Situating culture in cross-culture IT management

June 9, 2003 by Jeany Llorente NMSU News Center

When it comes to managing an information technology firm with employees of different cultures, managers need to understand how different cultural assumptions play out in a particular local context, said New Mexico State University associate professor Judith Y. Weisinger.

“Managers and IT (information technology) firms need to understand the more subtle aspects of culture,” she said. “People tend to rely on what they see … but they need to look at other factors that can affect cross cultural interactions in a particular context.”

Some subtle aspects that managers need to look at more closely are unstated assumptions, values and norms, as well as the history of cross-cultural relationships at a firm and how these more implicit aspects of culture affect work relations.

Weisinger and Eileen M. Trauth, professor of Information Sciences and Technology at Pennsylvania State University, have researched the importance of situating culture in cross-cultural information technology management.

Their research was published in the April issue of IEEE Transactions on Engineering Management’s “Special Issue on Cultural Issues and IT Management.”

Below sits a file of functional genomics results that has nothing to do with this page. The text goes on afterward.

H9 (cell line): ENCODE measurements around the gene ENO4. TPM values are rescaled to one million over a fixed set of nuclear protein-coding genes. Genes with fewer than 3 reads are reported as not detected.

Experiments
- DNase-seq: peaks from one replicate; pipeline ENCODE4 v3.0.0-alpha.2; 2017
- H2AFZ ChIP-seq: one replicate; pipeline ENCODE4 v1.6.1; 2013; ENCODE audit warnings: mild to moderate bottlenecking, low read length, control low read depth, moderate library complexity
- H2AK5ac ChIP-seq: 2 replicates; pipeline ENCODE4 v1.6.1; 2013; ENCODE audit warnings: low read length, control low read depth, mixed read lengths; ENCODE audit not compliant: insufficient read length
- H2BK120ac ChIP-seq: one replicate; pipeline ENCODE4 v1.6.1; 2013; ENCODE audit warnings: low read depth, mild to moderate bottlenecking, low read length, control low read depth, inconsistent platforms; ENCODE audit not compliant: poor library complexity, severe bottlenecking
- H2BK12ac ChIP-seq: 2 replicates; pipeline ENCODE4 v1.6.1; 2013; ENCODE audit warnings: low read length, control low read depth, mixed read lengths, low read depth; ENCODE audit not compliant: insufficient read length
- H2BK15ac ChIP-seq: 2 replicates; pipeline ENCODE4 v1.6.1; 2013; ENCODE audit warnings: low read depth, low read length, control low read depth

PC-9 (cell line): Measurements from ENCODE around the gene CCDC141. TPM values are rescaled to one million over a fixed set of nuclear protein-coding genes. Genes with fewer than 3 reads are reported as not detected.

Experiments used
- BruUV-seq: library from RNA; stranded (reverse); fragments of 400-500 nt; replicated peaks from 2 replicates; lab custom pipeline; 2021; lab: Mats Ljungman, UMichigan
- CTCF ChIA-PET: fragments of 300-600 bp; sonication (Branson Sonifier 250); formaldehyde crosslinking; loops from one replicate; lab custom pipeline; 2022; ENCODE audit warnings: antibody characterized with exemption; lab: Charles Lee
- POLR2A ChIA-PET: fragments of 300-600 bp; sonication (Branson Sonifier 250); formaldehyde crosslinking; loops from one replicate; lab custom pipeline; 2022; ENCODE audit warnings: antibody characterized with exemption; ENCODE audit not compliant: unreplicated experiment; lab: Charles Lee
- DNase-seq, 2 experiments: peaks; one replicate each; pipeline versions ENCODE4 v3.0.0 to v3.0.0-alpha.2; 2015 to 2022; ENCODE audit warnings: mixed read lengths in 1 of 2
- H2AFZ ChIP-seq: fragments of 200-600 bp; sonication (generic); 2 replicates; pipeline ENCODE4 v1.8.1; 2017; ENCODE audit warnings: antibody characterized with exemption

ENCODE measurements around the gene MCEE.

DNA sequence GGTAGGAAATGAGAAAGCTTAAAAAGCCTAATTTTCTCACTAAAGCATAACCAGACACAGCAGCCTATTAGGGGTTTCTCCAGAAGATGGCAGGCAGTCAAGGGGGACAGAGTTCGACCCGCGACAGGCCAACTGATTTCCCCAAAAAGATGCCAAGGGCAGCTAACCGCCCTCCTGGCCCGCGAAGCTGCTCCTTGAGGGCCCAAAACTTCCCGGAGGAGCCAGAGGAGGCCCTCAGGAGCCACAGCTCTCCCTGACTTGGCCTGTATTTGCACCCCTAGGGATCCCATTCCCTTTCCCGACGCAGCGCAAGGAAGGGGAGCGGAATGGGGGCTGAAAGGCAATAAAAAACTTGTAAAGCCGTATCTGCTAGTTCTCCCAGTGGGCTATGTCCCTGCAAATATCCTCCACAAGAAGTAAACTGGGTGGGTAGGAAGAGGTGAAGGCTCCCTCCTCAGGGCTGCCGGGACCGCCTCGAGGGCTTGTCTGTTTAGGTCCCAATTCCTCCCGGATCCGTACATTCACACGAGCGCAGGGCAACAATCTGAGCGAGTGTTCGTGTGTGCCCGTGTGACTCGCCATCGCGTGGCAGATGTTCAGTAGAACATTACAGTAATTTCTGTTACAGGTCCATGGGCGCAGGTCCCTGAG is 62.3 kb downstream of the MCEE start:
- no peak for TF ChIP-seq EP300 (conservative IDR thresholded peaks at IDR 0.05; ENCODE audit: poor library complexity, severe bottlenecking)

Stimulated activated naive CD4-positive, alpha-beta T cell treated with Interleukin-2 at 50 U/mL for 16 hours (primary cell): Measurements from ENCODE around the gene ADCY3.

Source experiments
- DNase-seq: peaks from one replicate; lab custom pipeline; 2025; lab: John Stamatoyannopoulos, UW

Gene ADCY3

Their article, “The Importance of Situating Culture in Cross-Cultural IT Management,” discusses how IT firms often overlook workplace culture and find themselves with unhappy employees.

Their research reviewed articles involving various cross-cultural IT management studies to illustrate the complexity of local contexts — a particular group of people working in a particular place at a particular time — when it comes to culture.

“Situating culture can help IT managers because it helps them to understand that the workplace culture of any particular site of a firm has features that are unique to it,” Trauth said. “It encourages managers to take each worker at face value rather than to see her or him through the lens of cultural stereotypes. It also benefits IT managers because it encourages them to appreciate the influence of the local culture. Managers who do not situate culture run the risk of making cultural mistakes that might de-motivate workers.”

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